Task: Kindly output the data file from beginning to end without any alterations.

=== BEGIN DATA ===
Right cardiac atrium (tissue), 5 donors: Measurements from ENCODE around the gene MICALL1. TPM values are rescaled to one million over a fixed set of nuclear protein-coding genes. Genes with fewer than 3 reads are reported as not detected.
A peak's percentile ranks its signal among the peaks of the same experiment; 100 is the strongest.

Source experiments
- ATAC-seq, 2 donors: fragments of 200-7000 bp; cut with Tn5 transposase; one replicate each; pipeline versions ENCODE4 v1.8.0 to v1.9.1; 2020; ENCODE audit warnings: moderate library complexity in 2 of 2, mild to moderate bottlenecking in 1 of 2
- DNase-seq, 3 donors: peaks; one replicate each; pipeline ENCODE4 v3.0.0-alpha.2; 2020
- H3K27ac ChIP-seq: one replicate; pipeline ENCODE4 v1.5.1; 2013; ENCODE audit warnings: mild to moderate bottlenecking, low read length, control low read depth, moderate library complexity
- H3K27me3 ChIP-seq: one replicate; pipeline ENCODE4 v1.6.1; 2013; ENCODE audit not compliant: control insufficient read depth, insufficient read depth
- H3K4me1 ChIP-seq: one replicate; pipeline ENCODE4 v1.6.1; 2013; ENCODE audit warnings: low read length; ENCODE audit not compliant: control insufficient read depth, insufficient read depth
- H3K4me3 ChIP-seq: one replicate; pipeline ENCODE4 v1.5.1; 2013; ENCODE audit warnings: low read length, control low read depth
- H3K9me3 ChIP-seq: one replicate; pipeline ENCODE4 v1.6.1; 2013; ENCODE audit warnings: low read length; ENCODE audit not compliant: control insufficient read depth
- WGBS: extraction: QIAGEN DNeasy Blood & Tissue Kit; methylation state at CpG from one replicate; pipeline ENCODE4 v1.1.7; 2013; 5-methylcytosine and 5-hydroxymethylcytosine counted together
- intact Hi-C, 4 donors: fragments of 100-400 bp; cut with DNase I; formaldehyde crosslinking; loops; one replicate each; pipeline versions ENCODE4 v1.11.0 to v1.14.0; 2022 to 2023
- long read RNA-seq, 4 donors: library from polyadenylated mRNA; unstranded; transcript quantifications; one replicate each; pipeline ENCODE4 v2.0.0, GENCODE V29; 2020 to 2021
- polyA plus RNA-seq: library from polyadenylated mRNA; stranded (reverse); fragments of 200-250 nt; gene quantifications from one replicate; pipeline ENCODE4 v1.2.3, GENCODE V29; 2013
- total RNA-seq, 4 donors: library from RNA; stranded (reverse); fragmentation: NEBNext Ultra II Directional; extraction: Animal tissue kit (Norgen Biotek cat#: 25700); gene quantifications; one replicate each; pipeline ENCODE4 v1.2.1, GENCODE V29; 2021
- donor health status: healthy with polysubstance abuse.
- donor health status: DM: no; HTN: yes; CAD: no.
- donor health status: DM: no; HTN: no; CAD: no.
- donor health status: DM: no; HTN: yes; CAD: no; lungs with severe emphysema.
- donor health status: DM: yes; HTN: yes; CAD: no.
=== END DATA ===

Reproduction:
Right cardiac atrium (tissue), 5 donors: Measurements from ENCODE around the gene MICALL1. TPM values are rescaled to one million over a fixed set of nuclear protein-coding genes. Genes with fewer than 3 reads are reported as not detected.
A peak's percentile ranks its signal among the peaks of the same experiment; 100 is the strongest.

Source experiments
- ATAC-seq, 2 donors: fragments of 200-7000 bp; cut with Tn5 transposase; one replicate each; pipeline versions ENCODE4 v1.8.0 to v1.9.1; 2020; ENCODE audit warnings: moderate library complexity in 2 of 2, mild to moderate bottlenecking in 1 of 2
- DNase-seq, 3 donors: peaks; one replicate each; pipeline ENCODE4 v3.0.0-alpha.2; 2020
- H3K27ac ChIP-seq: one replicate; pipeline ENCODE4 v1.5.1; 2013; ENCODE audit warnings: mild to moderate bottlenecking, low read length, control low read depth, moderate library complexity
- H3K27me3 ChIP-seq: one replicate; pipeline ENCODE4 v1.6.1; 2013; ENCODE audit not compliant: control insufficient read depth, insufficient read depth
- H3K4me1 ChIP-seq: one replicate; pipeline ENCODE4 v1.6.1; 2013; ENCODE audit warnings: low read length; ENCODE audit not compliant: control insufficient read depth, insufficient read depth
- H3K4me3 ChIP-seq: one replicate; pipeline ENCODE4 v1.5.1; 2013; ENCODE audit warnings: low read length, control low read depth
- H3K9me3 ChIP-seq: one replicate; pipeline ENCODE4 v1.6.1; 2013; ENCODE audit warnings: low read length; ENCODE audit not compliant: control insufficient read depth
- WGBS: extraction: QIAGEN DNeasy Blood & Tissue Kit; methylation state at CpG from one replicate; pipeline ENCODE4 v1.1.7; 2013; 5-methylcytosine and 5-hydroxymethylcytosine counted together
- intact Hi-C, 4 donors: fragments of 100-400 bp; cut with DNase I; formaldehyde crosslinking; loops; one replicate each; pipeline versions ENCODE4 v1.11.0 to v1.14.0; 2022 to 2023
- long read RNA-seq, 4 donors: library from polyadenylated mRNA; unstranded; transcript quantifications; one replicate each; pipeline ENCODE4 v2.0.0, GENCODE V29; 2020 to 2021
- polyA plus RNA-seq: library from polyadenylated mRNA; stranded (reverse); fragments of 200-250 nt; gene quantifications from one replicate; pipeline ENCODE4 v1.2.3, GENCODE V29; 2013
- total RNA-seq, 4 donors: library from RNA; stranded (reverse); fragmentation: NEBNext Ultra II Directional; extraction: Animal tissue kit (Norgen Biotek cat#: 25700); gene quantifications; one replicate each; pipeline ENCODE4 v1.2.1, GENCODE V29; 2021
- donor health status: healthy with polysubstance abuse.
- donor health status: DM: no; HTN: yes; CAD: no.
- donor health status: DM: no; HTN: no; CAD: no.
- donor health status: DM: no; HTN: yes; CAD: no; lungs with severe emphysema.
- donor health status: DM: yes; HTN: yes; CAD: no.